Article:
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Publication numberUS5579863 A
Publication typeGrant
Application numberUS 08/419,303
Publication dateDec 3, 1996
Filing dateApr 10, 1995
Priority dateApr 10, 1995
Fee statusPaid
Also published asDE69617787D1, DE69617787T2, EP0737612A2, EP0737612A3, EP0737612B1
Publication number08419303, 419303, US 5579863 A, US 5579863A, US-A-5579863, US5579863 A, US5579863A
InventorsDavid E. Nelson, Dean A. Wiechman
Original AssigneeCaterpillar Inc.
Export CitationBiBTeX, EndNote, RefMan
External Links: USPTO, USPTO Assignment, Espacenet
Steering system for an articulated machine
US 5579863 A
Abstract
In many instances it has been a recent trend to incorporate the use of electronic controls into various machine functions to reduce the fatigue of an operator. When incorporated into the steering functions of a machine, the electronic controls often do not provide an operator with an "automotive" feel and thus do not work as well in some machine applications as they do in others. The present invention incorporates a mechanical feedback through the steering controls to provide the operator with a feel similar to that of an automotive environment. In addition, the steering controls operate in a manner which provides a variable ratio of steering wheel rotation to steering control valve actuation depending upon the articulation angle of the machine. In so doing, the function of the steering controls will vary with and enhance the operation of each specific mode of machine operation.
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Claims(24)
We claim:
1. A steering system adapted for use with an articulated machine having first and second frame members mounted to one another for pivoting movement relative to one another in response to the movement of at least one fluid actuator connected therebetween, comprising:
means for controlling the communication of pressurized fluid to the fluid actuator, said controlling means being mounted to one of the first and second frames;
means for actuating the control means, said actuating means being mounted to the other of the first and second frames; and
means for connecting the actuating means to the controlling means, said connecting means being attached to the actuating means by a first U-joint and to the controlling means by a second U-joint.
2. The steering system as set forth in claim 1 wherein the first and second frame members are pivotally mounted to one another along a longitudinal centerline of the machine, said pivotal mounting being positioned about a substantially vertically oriented axis.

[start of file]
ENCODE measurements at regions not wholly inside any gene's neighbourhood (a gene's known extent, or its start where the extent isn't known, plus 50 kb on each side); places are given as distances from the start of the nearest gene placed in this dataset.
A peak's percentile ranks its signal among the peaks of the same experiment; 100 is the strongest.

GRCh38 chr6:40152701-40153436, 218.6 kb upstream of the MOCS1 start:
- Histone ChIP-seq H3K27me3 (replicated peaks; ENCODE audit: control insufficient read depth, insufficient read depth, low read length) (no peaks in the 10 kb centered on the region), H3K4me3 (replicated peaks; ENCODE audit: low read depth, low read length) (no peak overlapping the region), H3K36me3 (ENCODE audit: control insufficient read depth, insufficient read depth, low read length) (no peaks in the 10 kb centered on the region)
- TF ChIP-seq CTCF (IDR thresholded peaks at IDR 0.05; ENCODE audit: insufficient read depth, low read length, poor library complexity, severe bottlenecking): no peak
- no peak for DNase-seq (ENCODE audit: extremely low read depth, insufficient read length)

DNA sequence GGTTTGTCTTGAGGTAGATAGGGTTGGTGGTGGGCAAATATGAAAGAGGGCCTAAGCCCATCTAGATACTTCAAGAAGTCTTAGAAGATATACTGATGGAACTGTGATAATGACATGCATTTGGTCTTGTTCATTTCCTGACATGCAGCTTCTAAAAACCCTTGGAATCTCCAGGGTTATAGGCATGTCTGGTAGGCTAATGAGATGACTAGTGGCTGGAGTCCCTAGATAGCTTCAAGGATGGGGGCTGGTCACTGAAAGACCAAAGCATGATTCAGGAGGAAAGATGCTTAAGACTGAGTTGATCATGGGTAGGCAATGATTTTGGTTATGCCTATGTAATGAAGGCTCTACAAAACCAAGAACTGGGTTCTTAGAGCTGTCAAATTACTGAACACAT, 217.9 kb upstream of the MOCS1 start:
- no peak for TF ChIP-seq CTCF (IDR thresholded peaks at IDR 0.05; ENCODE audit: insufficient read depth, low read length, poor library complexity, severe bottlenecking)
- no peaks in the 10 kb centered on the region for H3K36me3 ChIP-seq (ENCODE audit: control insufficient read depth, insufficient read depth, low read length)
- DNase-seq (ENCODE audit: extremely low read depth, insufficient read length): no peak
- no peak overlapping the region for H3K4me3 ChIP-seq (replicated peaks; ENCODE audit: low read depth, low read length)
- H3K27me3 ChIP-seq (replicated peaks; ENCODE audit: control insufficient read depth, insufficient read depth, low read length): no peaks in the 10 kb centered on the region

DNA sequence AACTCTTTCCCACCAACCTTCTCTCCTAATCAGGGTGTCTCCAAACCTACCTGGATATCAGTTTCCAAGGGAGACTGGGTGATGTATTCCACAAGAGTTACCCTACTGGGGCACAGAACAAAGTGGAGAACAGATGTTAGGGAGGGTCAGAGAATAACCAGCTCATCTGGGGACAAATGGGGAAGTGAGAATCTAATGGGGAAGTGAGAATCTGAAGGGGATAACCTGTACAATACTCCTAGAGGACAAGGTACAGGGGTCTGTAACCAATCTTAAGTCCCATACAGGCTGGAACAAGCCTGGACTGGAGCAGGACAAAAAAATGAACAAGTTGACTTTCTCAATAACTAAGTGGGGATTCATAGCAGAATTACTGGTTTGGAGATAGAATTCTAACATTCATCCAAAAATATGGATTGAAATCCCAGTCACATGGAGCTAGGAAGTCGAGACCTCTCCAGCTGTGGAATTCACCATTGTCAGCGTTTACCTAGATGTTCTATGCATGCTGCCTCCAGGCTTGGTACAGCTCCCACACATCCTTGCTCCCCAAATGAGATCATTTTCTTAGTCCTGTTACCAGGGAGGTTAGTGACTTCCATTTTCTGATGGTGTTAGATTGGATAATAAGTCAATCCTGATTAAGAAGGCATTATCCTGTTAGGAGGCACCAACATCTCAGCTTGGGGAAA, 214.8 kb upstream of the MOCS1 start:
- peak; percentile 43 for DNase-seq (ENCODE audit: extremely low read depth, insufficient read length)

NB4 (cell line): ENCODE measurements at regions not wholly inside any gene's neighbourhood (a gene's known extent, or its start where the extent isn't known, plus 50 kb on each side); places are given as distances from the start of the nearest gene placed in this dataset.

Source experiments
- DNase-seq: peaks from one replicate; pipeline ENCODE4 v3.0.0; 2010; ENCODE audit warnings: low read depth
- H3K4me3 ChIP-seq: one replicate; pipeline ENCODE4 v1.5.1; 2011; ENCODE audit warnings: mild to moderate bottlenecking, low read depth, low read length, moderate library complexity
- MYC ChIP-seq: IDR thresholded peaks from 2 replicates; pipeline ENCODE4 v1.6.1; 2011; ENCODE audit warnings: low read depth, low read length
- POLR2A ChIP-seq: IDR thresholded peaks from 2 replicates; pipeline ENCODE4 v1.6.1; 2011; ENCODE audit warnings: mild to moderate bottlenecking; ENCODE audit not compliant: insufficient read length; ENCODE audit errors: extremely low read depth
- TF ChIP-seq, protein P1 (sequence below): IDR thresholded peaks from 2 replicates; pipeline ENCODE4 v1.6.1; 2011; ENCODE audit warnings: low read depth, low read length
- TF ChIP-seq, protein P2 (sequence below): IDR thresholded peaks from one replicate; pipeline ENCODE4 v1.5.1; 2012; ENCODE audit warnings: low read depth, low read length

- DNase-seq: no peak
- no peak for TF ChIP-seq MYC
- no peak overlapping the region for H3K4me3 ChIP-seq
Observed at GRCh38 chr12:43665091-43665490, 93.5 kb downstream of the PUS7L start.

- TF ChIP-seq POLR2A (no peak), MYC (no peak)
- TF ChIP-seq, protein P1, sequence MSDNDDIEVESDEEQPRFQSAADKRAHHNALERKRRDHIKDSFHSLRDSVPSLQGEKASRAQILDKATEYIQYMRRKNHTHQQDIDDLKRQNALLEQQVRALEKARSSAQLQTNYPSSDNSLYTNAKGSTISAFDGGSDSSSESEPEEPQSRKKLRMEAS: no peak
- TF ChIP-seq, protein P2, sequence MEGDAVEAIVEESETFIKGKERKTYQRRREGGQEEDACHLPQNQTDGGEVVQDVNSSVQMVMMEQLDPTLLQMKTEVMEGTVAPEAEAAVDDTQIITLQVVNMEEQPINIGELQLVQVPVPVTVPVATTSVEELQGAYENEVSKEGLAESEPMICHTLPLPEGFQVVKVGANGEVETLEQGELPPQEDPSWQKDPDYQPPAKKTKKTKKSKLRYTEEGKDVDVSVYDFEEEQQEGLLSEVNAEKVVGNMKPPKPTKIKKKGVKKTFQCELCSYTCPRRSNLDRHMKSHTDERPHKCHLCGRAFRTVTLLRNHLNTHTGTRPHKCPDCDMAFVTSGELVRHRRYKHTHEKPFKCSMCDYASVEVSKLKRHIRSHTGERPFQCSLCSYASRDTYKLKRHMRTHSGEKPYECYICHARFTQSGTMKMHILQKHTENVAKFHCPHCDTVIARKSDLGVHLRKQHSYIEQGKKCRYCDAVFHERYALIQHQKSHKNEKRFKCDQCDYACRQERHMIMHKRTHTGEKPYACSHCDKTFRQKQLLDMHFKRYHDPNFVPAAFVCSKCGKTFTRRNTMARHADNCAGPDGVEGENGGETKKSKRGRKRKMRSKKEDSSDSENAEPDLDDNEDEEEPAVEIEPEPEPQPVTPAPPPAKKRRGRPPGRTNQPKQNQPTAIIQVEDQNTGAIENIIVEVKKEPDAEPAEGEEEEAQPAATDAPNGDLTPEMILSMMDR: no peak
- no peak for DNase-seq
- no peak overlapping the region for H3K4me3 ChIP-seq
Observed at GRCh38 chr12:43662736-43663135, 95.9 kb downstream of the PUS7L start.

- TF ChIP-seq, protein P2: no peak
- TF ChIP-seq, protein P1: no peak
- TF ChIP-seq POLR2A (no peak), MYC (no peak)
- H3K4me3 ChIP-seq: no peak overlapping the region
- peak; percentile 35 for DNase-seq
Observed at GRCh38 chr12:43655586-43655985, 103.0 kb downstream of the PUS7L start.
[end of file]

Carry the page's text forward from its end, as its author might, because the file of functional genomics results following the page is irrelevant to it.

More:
3. The steering system as set forth in claim 1 wherein the fluid actuator further includes a pair of fluid actuated cylinders mounted between the respective frame members on opposite sides of said centerline, each cylinder having a first end portion mounted to the first frame member and a second end portion mounted to the second frame member, said cylinders being selectively extensible and retractable to pivot one frame with respect to the other.
4. The steering system as set forth in claim 2 wherein the first frame further includes:
a pair of wheels suspended from and positioned on opposite sides of the first frame member;
an engine mounted to the first frame and being operatively connected to at least the first pair of wheels to provide a driving force thereto; and
an operator's station mounted to the first frame member for movement therewith, said operator's station having a plurality of control mechanisms mounted therein that are sufficient to operate the machine.
5. The steering system as set forth in claim 3 wherein the second frame member includes:
a pair of wheels suspended from and positioned on opposite sides of the second frame member; and
a work implement mounted thereon for movement in a substantially vertical plane.
6. The steering system as set forth in claim 1 wherein the fluid communication control means includes a rotary actuated hydraulic control valve that controls the flow of pressurized fluid to the fluid actuator to selectively pivot the first and second frames relative to one another, said control valve being mounted on the second frame member.
7. The steering system as set forth in claim 6 wherein the actuating means includes a steering wheel assembly having a steering wheel rotatably mounted thereon and wherein movement of the steering wheel results in the rotation of the rotary actuator from a first preselected neutral position within the control valve wherein no fluid is directed to the fluid actuator, to a second preselected position within the control valve wherein pressurized fluid is directed to the fluid actuator to move the second frame with respect to the first frame, and whereupon said movement of the second frame with respect to the first frame will cause the rotation of the rotary actuator back toward its first preselected position to gradually reduce and finally eliminate fluid flow to the fluid actuated cylinders in absence of any additional movement of the steering wheel.
8. The steering system as set forth in claim 7 wherein the connecting means includes a telescoping drive shaft having a first end portion connected to the steering wheel assembly by the first U-joint and a second end portion connected to the control valve by the second U-joint.
9. The steering system as set forth in claim 8 wherein the steering wheel defines a generally straight portion, said straight portion and said second frame member being positioned at approximately the same angle with respect to the longitudinal centerline of the machine when the rotary actuator is in its first position within the control valve.
10. The steering system as set forth in claim 9 wherein the first and second U-joints each define a pair of yoke members, said yoke members being positioned in a preselected angular orientation with respect to one another whereupon the amount of rotation translated to the rotary actuator from the steering wheel is increases as the angle of articulation increases.